This handsome butterfly is widely distributed throughout southern areas wherever there are oak trees; even a solitary tree may support a colony. It is frequently overlooked as adults remain largely in the canopy where the main adult food source is honeydew; they fly more commonly in the evening of a warm summer's day. They are only driven down to seek fluid and nectar during prolonged drought, as occurred in 1995-6.
There has been a recent increase in records and an extension of the range of this butterfly especially in south-west Scotland, even in urban areas which may be related to improvements in atmospheric quality. White-letter Hairstreak is similar but has W-shaped streak.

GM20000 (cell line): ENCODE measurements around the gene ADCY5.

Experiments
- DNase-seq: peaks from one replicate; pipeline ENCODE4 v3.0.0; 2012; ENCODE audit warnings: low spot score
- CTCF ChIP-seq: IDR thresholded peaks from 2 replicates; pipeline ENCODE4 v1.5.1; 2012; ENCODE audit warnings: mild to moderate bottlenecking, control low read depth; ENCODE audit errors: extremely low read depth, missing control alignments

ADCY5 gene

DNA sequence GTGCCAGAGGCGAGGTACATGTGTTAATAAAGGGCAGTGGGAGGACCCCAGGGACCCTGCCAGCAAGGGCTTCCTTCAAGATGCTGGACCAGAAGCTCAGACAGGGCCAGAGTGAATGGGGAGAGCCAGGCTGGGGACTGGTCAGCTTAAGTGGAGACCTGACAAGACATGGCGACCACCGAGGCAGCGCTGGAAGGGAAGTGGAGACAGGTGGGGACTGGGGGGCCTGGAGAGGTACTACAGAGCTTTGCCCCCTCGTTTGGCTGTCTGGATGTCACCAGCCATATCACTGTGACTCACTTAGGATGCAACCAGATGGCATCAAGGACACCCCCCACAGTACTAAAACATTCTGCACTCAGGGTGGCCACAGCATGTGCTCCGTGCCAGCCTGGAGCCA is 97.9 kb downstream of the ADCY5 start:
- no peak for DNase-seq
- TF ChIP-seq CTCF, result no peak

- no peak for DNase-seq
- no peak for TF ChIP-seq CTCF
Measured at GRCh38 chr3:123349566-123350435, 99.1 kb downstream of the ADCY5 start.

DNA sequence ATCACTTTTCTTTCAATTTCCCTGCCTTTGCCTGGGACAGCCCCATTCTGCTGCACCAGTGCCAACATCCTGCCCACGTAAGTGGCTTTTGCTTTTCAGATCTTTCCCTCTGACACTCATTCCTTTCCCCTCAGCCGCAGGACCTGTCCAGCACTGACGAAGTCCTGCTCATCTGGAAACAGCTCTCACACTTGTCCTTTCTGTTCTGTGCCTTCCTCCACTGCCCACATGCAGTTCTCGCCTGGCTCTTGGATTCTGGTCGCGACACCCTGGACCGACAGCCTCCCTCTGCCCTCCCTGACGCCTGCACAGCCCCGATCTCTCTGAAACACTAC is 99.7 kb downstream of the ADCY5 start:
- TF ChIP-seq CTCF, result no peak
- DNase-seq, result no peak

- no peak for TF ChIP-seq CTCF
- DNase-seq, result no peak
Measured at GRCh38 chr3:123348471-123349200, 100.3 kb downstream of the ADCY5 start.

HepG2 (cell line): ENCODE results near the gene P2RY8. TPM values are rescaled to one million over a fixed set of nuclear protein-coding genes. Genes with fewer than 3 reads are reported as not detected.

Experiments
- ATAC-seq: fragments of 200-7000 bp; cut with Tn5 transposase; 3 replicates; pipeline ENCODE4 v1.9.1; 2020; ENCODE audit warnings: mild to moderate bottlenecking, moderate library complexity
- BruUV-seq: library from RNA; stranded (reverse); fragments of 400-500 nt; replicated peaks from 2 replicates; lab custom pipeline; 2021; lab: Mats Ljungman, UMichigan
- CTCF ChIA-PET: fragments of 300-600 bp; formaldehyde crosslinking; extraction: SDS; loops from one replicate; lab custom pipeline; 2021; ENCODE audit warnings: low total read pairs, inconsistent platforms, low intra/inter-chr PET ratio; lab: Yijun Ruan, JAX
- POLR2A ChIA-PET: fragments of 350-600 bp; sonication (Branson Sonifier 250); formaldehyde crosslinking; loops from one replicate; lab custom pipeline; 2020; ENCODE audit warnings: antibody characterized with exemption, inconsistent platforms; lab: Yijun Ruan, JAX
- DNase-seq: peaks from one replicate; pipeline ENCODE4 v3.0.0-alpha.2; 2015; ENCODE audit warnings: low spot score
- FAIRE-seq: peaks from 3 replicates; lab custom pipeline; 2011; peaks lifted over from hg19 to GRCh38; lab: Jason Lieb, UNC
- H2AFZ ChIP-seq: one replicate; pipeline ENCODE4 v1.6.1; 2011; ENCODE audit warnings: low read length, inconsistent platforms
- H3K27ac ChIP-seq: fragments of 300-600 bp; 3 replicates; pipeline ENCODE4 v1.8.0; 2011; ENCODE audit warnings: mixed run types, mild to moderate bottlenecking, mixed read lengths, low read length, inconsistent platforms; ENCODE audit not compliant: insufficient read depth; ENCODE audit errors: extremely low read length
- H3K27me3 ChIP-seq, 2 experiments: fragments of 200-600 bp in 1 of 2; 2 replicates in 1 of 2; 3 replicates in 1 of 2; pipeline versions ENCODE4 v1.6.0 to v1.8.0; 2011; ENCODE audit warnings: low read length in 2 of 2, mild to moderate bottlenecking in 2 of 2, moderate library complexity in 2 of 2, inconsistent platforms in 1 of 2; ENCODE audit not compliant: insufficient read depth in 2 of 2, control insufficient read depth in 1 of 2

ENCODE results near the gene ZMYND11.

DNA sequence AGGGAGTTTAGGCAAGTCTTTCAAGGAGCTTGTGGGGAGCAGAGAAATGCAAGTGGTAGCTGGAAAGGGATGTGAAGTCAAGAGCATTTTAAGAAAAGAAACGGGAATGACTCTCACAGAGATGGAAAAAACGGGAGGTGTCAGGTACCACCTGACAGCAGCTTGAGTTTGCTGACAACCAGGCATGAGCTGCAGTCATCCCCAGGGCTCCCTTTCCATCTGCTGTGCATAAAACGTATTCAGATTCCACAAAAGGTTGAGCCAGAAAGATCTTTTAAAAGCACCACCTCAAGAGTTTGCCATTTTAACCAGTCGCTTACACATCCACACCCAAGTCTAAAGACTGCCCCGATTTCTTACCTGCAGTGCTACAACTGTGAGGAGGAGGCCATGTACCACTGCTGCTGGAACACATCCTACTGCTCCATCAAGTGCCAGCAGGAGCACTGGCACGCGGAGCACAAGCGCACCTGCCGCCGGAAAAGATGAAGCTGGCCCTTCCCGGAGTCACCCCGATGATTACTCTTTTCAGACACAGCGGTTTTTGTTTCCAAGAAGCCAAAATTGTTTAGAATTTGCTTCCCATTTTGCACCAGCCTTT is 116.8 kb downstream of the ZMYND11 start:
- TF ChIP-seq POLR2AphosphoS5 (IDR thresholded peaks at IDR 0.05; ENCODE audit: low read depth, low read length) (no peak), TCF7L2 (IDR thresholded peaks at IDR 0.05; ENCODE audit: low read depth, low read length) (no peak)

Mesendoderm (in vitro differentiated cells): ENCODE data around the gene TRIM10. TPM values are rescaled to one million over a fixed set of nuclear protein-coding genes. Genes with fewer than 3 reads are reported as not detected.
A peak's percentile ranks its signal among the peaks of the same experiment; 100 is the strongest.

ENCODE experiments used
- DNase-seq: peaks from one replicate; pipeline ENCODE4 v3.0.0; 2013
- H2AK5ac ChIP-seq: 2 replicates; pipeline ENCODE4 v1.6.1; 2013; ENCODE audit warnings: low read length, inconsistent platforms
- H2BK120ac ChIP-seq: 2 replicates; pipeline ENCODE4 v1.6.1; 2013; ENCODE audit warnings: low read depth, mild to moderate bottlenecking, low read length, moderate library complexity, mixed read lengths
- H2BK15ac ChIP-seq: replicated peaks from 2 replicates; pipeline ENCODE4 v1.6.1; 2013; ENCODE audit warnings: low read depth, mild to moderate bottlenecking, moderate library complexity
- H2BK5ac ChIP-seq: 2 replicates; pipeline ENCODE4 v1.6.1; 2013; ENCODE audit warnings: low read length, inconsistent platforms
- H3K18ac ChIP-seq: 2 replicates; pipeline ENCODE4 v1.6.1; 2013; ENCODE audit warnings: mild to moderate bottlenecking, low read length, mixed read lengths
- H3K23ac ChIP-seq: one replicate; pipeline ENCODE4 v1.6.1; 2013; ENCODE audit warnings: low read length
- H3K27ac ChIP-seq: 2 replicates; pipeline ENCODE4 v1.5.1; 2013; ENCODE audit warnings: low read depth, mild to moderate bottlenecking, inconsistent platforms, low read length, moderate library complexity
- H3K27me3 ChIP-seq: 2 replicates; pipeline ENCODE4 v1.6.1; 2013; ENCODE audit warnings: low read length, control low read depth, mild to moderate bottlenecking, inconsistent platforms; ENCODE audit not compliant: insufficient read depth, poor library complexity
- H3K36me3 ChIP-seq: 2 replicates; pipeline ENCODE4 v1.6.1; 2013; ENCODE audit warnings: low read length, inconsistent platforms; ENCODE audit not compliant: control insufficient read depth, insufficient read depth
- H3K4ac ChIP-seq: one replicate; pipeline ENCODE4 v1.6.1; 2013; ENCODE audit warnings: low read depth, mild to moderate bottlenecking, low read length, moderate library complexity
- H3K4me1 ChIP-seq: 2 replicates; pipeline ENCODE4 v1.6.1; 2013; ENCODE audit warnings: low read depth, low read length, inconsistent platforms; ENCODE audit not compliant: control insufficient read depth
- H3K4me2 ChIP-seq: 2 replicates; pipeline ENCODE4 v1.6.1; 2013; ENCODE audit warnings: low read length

Size and Family
- Family: Hairstreaks
- Size: Small
- Wing Span Range (male to female): 37-39mm
The Purple Hairstreak is restricted to Oak trees including both the native species, Sessile Oak (Quercus petraea) and Pedunculate Oak (Q. robur), and the introduced Turkey Oak (Q. cerris). Evergreen Oak (Q.ilex) also may be used.
Difficult to spot as it flies around the tops of Oak trees in woods, hedgerows and parks, including in urban areas.